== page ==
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Working Together versus Working Autonomously: a New Power-Dependence Perspective on the Individual-Level of Analysis

Published online by Cambridge University Press:  16 June 2014

Simon B. de Jong*
EADA Business School (Spain)
*Correspondence concerning this article should be addressed to Simon B. De Jong. EADA Business School. Department of People Management. Calle Aragó, 204. 08011. Barcelona (Spain). Phone: +34–934520844. Fax: +34–933237317. E-mail:


Recent studies have indicated that it is important to investigate the interaction between task interdependence and task autonomy because this interaction can affect team effectiveness. However, only a limited number of studies have been conducted and those studies focused solely on the team level of analysis. Moreover, there has also been a dearth of theoretical development. Therefore, this study develops and tests an alternative theoretical perspective in an attempt to understand if, and if so why, this interaction is important at the individual level of analysis. Based on interdependence theory and power-dependence theory, we expected that highly task-interdependent individuals who reported high task autonomy would be more powerful and better performers. In contrast, we expected that similarly high task-interdependent individuals who reported less task autonomy would be less powerful and would be weaker performers. These expectations were supported by multi-level and bootstrapping analyses performed on a multi-source dataset (self-, peer-, manager-ratings) comprised of 182 employees drawn from 37 teams. More specifically, the interaction between task interdependence and task autonomy was γ =.128, p <.05 for power and γ =.166, p <.05 for individual performance. The 95% bootstrap interval ranged from .0038 to .0686.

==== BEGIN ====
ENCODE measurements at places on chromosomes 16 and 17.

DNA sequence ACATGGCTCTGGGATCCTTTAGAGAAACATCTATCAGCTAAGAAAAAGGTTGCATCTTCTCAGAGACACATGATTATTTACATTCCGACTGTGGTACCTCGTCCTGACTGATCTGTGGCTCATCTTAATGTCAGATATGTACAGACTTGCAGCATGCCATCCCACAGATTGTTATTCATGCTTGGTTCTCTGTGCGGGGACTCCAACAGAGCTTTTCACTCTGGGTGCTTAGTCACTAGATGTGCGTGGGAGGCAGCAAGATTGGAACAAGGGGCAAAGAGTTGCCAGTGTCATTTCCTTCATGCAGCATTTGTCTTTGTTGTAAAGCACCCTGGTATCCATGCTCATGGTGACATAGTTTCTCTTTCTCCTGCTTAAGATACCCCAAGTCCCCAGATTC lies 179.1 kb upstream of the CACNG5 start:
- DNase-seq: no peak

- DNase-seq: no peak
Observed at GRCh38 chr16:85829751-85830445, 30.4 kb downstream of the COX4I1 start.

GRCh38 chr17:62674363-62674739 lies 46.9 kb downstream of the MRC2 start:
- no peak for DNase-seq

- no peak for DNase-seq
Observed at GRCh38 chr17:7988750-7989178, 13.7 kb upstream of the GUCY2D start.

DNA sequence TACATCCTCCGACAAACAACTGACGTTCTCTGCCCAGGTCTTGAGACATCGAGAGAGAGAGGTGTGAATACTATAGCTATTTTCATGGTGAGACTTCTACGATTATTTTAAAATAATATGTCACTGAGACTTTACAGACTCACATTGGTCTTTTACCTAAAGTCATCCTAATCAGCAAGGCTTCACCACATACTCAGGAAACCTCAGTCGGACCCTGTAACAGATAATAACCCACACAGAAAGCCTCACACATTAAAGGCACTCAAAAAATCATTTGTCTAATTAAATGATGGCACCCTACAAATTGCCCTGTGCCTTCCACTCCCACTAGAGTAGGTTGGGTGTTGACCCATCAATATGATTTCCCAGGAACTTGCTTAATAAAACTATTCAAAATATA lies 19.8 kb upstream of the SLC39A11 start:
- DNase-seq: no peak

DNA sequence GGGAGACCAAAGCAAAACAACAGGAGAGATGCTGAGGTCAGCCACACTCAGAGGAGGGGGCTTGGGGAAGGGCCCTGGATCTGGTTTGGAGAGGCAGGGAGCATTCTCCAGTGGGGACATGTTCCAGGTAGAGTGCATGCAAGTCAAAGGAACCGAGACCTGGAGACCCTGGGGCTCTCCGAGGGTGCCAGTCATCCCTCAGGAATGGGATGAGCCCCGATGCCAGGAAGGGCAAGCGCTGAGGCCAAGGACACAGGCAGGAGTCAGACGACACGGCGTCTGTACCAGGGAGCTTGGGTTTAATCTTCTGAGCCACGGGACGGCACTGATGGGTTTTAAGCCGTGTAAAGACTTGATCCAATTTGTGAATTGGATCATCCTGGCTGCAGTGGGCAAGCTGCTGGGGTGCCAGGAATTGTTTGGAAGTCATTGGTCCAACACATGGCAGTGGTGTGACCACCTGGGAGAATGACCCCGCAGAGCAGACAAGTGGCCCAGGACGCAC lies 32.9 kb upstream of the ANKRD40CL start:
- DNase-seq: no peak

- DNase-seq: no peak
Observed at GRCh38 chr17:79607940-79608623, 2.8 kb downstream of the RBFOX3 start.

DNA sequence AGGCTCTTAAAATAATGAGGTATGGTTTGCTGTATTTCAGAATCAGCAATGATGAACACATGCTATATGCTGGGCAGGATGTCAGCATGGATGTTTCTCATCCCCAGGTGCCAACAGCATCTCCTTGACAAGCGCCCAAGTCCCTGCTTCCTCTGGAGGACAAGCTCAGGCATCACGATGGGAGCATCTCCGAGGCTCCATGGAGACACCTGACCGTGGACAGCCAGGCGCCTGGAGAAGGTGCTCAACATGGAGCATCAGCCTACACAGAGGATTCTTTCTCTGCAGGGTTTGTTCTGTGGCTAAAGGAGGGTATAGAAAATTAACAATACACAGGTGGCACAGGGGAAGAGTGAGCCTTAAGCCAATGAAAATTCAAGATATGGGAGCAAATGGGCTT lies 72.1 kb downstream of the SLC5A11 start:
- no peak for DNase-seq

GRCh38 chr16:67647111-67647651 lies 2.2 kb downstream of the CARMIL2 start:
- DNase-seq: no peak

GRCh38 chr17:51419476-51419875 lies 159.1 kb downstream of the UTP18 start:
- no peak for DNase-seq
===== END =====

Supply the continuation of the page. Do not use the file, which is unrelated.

Research Article
Copyright © Universidad Complutense de Madrid and Colegio Oficial de Psicólogos de Madrid 2014 

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